Portraits of Wildflowers

Perspectives on Nature Photography

Rancho Guadalupe Dunes Preserve

with 25 comments

Two years ago today we stopped along the Pacific Ocean in California at the Rancho Guadalupe Dunes Preserve. The first photograph shows you waves breaking toward the shore, moving white mimics of the dark hills fixed beyond them. The second picture show how an occasional wave made it over a rise on the beach and into a shallow depression, there to creep along with a frothy yellow fringe.

Walking away from the surf, I sought out patterns in the dunes and clouds:

© 2018 Steven Schwartzman

Written by Steve Schwartzman

November 4, 2018 at 4:27 AM

25 Responses

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  1. Magnificent photos, Steve, especially the first one.


    November 4, 2018 at 5:23 AM

    • Kia ora. You’re fortunate to live as close as you do to an ocean. I grew up just half an hour from the Atlantic Ocean but am far from any surf now. I take advantage when I can.

      Steve Schwartzman

      November 4, 2018 at 6:37 AM

  2. Looking at the first picture I seem to be able to hear the surf.


    November 4, 2018 at 7:47 AM

  3. I wish I could hear it for real again, too. I really like how in the first photo the white froth mimics the line of the distant hills.


    November 4, 2018 at 8:35 AM

  4. Great photos!


    November 4, 2018 at 9:20 AM

  5. That’s a very powerful looking surf!

    Robert Parker

    November 4, 2018 at 11:16 AM

    • Yes, and it gives the lie to the “Pacific” Ocean.

      Steve Schwartzman

      November 4, 2018 at 11:38 AM

      • And yet, when I sailed from Hawaii to Alaska, despite some variations in conditions the entire trip was relatively placid, and the ocean lived up to its name. Of course it can get stirred up in storm conditions, or where the water meets the shoreline, but it still has a better reputation among the sailors I know than the Gulf of Mexico. Because it’s almost totally enclosed by land, the Gulf can be like a washing machine even on a relatively good day.


        November 4, 2018 at 1:04 PM

        • You sailed from Hawaii to Alaska, the last two territories to become states. I’m glad you found the ocean calm.

          In addition to being largely enclosed, the Gulf of Mexico inherits hurricanes coming in from the Antilles. I’m happy to remain a landlubber.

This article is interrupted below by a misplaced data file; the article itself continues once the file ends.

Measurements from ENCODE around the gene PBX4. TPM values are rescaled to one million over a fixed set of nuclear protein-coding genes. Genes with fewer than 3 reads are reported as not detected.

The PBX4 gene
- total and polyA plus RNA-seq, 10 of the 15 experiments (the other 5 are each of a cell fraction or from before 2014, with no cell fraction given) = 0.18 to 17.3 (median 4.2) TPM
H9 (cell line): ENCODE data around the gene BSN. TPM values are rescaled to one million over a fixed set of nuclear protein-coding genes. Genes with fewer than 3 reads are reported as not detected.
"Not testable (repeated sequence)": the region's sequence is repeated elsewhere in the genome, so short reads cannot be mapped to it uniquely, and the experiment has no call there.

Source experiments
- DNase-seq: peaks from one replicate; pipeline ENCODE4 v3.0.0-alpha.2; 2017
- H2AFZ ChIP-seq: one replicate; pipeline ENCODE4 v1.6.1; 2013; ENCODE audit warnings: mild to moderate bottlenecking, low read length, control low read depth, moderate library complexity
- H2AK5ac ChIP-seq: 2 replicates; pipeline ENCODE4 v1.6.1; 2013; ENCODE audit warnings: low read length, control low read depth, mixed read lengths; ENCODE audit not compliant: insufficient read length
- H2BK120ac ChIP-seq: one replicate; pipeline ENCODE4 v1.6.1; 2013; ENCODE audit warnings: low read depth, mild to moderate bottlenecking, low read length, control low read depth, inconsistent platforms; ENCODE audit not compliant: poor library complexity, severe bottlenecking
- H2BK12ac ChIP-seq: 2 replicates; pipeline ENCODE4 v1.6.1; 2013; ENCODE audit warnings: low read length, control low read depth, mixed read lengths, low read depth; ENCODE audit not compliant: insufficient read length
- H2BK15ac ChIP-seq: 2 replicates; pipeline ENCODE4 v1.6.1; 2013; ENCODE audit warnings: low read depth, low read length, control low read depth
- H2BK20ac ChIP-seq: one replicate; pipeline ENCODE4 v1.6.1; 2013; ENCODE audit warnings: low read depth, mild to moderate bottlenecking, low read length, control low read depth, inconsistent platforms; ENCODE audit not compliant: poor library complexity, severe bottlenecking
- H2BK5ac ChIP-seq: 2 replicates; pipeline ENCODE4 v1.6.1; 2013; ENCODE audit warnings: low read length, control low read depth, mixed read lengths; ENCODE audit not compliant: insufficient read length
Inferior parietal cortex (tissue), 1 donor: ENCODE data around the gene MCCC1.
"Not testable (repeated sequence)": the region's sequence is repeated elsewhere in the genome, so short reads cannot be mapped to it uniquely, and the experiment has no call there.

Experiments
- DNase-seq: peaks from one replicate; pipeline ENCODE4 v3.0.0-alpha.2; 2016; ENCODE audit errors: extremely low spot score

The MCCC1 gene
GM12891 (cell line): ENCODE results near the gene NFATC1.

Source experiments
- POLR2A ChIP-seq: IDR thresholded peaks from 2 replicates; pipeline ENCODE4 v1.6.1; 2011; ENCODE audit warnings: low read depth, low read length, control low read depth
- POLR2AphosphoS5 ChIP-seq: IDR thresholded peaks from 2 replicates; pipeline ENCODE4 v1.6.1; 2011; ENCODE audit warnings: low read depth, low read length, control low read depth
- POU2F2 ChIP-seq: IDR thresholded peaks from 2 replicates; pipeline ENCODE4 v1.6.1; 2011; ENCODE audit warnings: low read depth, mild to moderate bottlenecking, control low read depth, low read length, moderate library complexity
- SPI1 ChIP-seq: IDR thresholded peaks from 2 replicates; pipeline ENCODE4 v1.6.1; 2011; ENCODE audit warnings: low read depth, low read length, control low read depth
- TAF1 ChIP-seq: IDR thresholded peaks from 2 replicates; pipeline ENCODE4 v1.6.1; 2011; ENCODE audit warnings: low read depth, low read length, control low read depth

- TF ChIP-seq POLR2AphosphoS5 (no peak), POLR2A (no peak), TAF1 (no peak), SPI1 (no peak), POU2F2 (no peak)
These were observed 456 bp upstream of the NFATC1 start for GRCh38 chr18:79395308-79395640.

Steve Schwartzman

          November 4, 2018 at 5:52 PM

  6. I have lived here all my life, and have been outside of California only a few times, but have been to Guadalupe only once back in about 1988 or so. I went to school in San Luis Obispo, and I still write for the Santa Maria Times in Santa Maria, but never got around to going out to the beach in that particular region.


    November 4, 2018 at 12:30 PM

    • Then my visit two years ago can act as an impetus for you to go there too.

      Steve Schwartzman

      November 4, 2018 at 5:27 PM

      • I almost drove through there on my way back more than a year ago, but stayed on 101 like I normally do. When I go, I try to make the drive between here and the Los Angeles region in a day, which does not afford much time for leisurely drives.


        November 4, 2018 at 6:02 PM

  7. There’s no way to pick a favorite from among the photos. The patterns are so remarkably different in each; I’d love to visit the place.

    I did take note of the correspondence between the surf’s shape and the distant hills: another of those ‘nature’s analogies’ that I so enjoy. I once found a cloud hovering above the Brazoria refuge that seemed to be imitating the shape of the Baccharis neglecta on the land. If I ever find it again, I might post it. It’s past time for me to get my files more organized.


    November 4, 2018 at 1:22 PM

    • Fortunately there’s no need to single out a favorite; you’re welcome to them all, and in fact I toyed with showing others as well from that take. I do hope you’ll get there some day and have favorites of your own to choose from.

      When you commented that you took note of the correspondence between the shape of the surf and the distant hills, I was reminded of Baudelaire’s poem “Correspondences”:


      And as you said, clouds are great conveyers of correspondences. We wouldn’t want you to neglect your Baccharis neglecta, so organizing your files sounds like a good thing to do.

      Steve Schwartzman

      November 4, 2018 at 5:38 PM

  8. Very Nice Steve! Beautiful images!

    Reed Andariese

    November 4, 2018 at 7:31 PM

  9. When I glimpsed the first picture I didn’t realize those were mountains in the background, I thought they were more waves. It’s hard to tell where one ends and the other begins (as with many things in life).


    November 8, 2018 at 5:44 AM

    • Then for you the notion of the mountains being waves really was an illusion. In looking at the image I picked up on the similarity after the fact but never thought the mountains were anything but mountains. The fact that I’d been there and taken the picture obviously impeded the illusion for me.

      And yes, with many things in life, it’s hard to tell where one thing ends and another begins. Boundaries are often arbitrary.

      Steve Schwartzman

      November 8, 2018 at 8:13 AM

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